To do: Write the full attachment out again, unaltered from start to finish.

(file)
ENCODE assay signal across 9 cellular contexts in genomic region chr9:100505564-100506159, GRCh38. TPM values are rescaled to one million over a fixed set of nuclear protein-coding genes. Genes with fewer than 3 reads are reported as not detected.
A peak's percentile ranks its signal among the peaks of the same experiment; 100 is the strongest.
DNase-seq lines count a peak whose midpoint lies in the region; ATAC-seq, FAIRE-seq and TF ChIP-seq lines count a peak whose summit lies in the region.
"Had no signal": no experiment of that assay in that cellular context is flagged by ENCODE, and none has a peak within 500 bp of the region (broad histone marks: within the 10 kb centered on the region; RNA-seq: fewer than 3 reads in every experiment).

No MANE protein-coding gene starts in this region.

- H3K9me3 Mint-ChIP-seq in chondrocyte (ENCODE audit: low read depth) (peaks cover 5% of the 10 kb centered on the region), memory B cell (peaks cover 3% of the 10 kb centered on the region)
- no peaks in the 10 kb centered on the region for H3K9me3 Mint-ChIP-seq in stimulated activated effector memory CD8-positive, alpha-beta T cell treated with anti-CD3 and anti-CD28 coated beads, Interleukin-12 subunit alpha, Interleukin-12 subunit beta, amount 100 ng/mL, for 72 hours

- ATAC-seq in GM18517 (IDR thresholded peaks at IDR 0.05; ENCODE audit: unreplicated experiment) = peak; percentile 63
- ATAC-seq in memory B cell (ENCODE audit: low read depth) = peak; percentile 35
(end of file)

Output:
ENCODE assay signal across 9 cellular contexts in genomic region chr9:100505564-100506159, GRCh38. TPM values are rescaled to one million over a fixed set of nuclear protein-coding genes. Genes with fewer than 3 reads are reported as not detected.
A peak's percentile ranks its signal among the peaks of the same experiment; 100 is the strongest.
DNase-seq lines count a peak whose midpoint lies in the region; ATAC-seq, FAIRE-seq and TF ChIP-seq lines count a peak whose summit lies in the region.
"Had no signal": no experiment of that assay in that cellular context is flagged by ENCODE, and none has a peak within 500 bp of the region (broad histone marks: within the 10 kb centered on the region; RNA-seq: fewer than 3 reads in every experiment).

No MANE protein-coding gene starts in this region.

- H3K9me3 Mint-ChIP-seq in chondrocyte (ENCODE audit: low read depth) (peaks cover 5% of the 10 kb centered on the region), memory B cell (peaks cover 3% of the 10 kb centered on the region)
- no peaks in the 10 kb centered on the region for H3K9me3 Mint-ChIP-seq in stimulated activated effector memory CD8-positive, alpha-beta T cell treated with anti-CD3 and anti-CD28 coated beads, Interleukin-12 subunit alpha, Interleukin-12 subunit beta, amount 100 ng/mL, for 72 hours

- ATAC-seq in GM18517 (IDR thresholded peaks at IDR 0.05; ENCODE audit: unreplicated experiment) = peak; percentile 63
- ATAC-seq in memory B cell (ENCODE audit: low read depth) = peak; percentile 35